What Widely Used Insulating Enclosure Is Named After a 19th Century Scientist?
Answer: The Faraday Cage
Common in everything from research laboratories to television cables to server rooms in hardened government facilities, Faraday cages are a firmly enmeshed, yet seldom seen, part of our modern world.
A Faraday cage is simply an enclosure made of a conductive material that blocks out external static and non-static electrical fields. What does that mean in layman’s terms? Anything within a properly designed Faraday cage will be perfectly insulated from outside electromagnetic energy. You could, for a rather dramatic example, stand inside a Faraday cage at the top of the Empire State Building, and every lightning strike that hit the cage would cause the electrical charge within the cage’s conducting material to be distributed such that the lightning strike’s effect would be canceled in the cage’s interior, leaving you completely unharmed inside (see the photo here for a smaller scale, yet equally dramatic example of a Faraday cage in action).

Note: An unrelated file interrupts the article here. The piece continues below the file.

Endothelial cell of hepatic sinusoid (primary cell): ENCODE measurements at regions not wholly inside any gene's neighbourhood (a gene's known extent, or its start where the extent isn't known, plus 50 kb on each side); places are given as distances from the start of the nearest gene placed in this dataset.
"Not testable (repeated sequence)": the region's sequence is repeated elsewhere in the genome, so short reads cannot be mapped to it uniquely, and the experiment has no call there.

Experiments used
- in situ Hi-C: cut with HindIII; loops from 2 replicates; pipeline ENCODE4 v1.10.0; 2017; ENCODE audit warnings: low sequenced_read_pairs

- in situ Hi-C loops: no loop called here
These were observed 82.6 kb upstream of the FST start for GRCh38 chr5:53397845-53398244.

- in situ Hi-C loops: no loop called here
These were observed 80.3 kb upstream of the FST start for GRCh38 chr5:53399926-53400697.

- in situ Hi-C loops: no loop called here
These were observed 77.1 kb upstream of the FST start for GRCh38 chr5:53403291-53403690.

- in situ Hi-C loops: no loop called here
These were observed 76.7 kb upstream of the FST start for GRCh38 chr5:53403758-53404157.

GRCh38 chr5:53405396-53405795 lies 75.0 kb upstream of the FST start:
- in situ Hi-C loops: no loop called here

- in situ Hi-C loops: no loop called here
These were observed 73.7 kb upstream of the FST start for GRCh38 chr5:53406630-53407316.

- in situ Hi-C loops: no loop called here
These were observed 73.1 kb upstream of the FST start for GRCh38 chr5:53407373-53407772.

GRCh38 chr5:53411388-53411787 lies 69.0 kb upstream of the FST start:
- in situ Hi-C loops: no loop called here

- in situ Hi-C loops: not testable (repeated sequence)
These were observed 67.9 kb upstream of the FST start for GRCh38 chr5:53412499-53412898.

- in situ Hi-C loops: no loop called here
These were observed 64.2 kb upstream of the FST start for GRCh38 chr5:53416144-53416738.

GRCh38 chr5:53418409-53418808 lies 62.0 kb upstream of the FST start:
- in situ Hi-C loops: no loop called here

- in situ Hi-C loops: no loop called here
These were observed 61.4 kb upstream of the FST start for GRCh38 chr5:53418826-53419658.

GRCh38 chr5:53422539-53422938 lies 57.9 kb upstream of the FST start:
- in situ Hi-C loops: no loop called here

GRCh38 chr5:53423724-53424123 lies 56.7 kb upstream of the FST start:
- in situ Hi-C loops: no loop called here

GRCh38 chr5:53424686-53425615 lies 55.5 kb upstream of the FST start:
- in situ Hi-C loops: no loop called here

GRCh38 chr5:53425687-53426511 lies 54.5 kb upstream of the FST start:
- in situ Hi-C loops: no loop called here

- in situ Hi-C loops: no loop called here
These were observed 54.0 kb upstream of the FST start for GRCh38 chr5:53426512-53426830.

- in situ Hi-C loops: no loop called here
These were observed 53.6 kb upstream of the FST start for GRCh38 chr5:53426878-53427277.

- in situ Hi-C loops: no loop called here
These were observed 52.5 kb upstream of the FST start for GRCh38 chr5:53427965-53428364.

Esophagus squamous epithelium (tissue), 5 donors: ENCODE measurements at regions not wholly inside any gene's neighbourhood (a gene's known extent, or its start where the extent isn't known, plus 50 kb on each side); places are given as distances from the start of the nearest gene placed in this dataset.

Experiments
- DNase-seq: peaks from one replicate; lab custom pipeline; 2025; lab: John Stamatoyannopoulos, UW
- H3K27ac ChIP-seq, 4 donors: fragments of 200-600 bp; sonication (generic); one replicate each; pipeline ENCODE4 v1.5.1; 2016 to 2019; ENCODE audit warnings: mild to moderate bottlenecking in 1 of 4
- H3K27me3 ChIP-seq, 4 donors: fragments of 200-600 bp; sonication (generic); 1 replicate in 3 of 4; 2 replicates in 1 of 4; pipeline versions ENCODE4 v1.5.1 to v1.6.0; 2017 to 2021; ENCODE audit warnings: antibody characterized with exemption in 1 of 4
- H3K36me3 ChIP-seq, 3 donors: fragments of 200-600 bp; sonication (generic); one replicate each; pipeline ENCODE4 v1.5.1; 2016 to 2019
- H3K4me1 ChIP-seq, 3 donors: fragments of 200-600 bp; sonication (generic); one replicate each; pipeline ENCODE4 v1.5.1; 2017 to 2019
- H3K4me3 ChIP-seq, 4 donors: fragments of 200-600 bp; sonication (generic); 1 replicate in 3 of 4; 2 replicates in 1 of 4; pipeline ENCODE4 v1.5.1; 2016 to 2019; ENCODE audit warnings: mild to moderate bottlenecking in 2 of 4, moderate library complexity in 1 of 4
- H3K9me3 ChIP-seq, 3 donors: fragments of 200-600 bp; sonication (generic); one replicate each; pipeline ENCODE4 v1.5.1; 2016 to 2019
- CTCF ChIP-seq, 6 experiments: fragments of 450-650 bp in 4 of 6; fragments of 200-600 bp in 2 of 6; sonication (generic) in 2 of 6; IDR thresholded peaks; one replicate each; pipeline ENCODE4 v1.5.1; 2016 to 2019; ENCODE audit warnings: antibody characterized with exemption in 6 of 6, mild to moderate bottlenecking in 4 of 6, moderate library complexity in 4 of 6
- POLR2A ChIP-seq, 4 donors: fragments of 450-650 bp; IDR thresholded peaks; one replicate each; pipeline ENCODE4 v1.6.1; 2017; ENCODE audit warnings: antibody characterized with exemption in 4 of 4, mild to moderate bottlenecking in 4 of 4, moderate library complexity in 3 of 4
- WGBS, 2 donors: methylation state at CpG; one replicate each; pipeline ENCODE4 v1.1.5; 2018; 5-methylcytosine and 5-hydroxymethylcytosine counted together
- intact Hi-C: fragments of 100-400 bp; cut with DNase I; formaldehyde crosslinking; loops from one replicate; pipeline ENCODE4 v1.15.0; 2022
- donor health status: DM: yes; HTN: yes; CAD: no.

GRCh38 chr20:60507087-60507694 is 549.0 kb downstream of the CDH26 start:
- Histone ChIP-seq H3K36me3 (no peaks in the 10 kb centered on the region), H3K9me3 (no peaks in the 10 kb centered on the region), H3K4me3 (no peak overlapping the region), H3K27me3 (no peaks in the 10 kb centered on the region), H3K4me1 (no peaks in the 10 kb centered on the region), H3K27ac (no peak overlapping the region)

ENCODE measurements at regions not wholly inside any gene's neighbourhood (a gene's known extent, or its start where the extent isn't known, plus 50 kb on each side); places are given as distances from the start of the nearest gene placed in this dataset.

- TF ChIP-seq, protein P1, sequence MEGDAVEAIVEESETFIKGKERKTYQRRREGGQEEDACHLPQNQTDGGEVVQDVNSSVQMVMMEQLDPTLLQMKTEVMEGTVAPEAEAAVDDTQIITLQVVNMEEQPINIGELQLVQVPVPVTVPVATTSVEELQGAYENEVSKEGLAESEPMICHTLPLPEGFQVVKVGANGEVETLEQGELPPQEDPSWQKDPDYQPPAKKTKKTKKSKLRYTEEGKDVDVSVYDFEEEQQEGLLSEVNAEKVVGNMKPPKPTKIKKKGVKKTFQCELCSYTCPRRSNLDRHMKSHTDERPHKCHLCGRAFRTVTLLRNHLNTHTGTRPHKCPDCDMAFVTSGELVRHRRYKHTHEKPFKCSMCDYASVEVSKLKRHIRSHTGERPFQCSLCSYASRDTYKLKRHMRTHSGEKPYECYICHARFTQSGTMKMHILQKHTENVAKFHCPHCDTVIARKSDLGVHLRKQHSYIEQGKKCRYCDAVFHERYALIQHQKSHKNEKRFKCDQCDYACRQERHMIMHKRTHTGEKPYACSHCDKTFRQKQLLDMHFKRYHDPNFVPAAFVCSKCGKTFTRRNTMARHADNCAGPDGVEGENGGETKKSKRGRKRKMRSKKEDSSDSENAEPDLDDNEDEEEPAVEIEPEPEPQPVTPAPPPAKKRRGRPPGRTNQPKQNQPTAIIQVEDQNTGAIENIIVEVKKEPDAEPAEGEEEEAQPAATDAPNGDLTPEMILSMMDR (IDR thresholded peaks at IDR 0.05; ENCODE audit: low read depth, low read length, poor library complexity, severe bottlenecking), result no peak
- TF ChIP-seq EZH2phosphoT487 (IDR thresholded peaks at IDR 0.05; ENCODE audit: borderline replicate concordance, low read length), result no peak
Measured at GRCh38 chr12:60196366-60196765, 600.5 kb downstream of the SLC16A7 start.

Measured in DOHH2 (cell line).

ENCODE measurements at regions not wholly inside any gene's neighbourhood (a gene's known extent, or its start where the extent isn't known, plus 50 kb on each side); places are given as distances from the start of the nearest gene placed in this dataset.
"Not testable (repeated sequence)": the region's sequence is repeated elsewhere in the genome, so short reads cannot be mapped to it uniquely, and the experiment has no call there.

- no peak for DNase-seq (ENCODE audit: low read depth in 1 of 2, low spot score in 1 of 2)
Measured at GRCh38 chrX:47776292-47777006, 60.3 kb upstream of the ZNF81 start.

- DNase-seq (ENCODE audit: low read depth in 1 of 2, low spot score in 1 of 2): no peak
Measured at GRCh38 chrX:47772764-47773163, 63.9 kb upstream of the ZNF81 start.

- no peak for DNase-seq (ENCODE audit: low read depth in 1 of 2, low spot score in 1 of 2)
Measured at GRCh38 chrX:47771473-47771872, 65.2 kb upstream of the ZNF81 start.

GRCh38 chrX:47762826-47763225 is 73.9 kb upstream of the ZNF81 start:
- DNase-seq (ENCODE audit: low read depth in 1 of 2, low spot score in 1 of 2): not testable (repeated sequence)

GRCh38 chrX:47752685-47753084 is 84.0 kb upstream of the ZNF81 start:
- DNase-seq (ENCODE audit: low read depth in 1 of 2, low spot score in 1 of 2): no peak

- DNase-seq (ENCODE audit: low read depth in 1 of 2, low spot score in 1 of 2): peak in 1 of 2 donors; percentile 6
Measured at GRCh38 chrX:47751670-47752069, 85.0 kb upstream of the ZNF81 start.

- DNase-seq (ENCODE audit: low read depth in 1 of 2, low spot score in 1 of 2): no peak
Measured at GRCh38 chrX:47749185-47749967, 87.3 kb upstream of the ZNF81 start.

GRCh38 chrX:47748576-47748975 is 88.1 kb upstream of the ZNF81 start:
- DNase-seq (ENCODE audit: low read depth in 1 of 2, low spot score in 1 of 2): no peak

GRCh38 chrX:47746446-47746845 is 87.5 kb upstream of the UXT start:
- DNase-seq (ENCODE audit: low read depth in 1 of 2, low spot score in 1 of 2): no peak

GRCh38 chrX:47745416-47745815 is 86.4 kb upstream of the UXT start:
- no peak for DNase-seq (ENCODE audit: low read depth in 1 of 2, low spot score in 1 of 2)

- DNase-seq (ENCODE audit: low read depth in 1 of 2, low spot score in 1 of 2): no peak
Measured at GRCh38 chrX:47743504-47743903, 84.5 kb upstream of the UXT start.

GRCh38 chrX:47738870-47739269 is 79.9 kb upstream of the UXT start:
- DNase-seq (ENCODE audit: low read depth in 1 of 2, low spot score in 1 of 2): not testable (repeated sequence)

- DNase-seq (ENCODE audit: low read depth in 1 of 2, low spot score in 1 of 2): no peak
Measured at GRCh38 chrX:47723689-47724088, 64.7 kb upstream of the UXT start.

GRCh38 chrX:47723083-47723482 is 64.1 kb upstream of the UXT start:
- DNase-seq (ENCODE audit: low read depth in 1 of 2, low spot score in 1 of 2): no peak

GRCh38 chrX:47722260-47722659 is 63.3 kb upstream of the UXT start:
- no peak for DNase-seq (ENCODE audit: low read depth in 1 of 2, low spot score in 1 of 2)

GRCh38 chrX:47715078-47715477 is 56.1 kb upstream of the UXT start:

As far back as 1755, Benjamin Franklin observed the phenomenon with experiments that suspended uncharged cork balls via silk threads within electrically charged metal containers—the containers effectively shielded the balls from the electrostatic charges applied to the outside of the containers. At the time, however, there appeared to be no practical application for the phenomenon and Franklin paid little attention to it beyond noting it for posterity. Nearly a century later in 1836, Michael Faraday extended Franklin’s research by building large enclosures and subjecting them to high voltage discharges from an electrostatic generator. It is largely due to the time of the revisited discovery and the first useful application of said discovery that we call the resulting construction a Faraday cage instead of a Franklin cage.
So where do we find these Faraday cages in daily use today? Faraday cages are incorporated into all manner of structures, cabling, and even clothing. MRI rooms in hospitals are built to function as Faraday cages to cut down on external interference and improve the quality of MRI scans. Coaxial cable is wrapped in a sheath-style Faraday cage to protect the core of the cable from external interference and to prevent RF signals from leaking out. Lineman who work on electrical lines wear entire suits made of conductive mesh which allows them to work on high voltage lines in complete safety—the current flows over their bodies like water flows over a fish. Those RFID-blocking wallets you see all over the place? You guessed it. Little Faraday cages tuned to block the frequencies used by RFID-readers.
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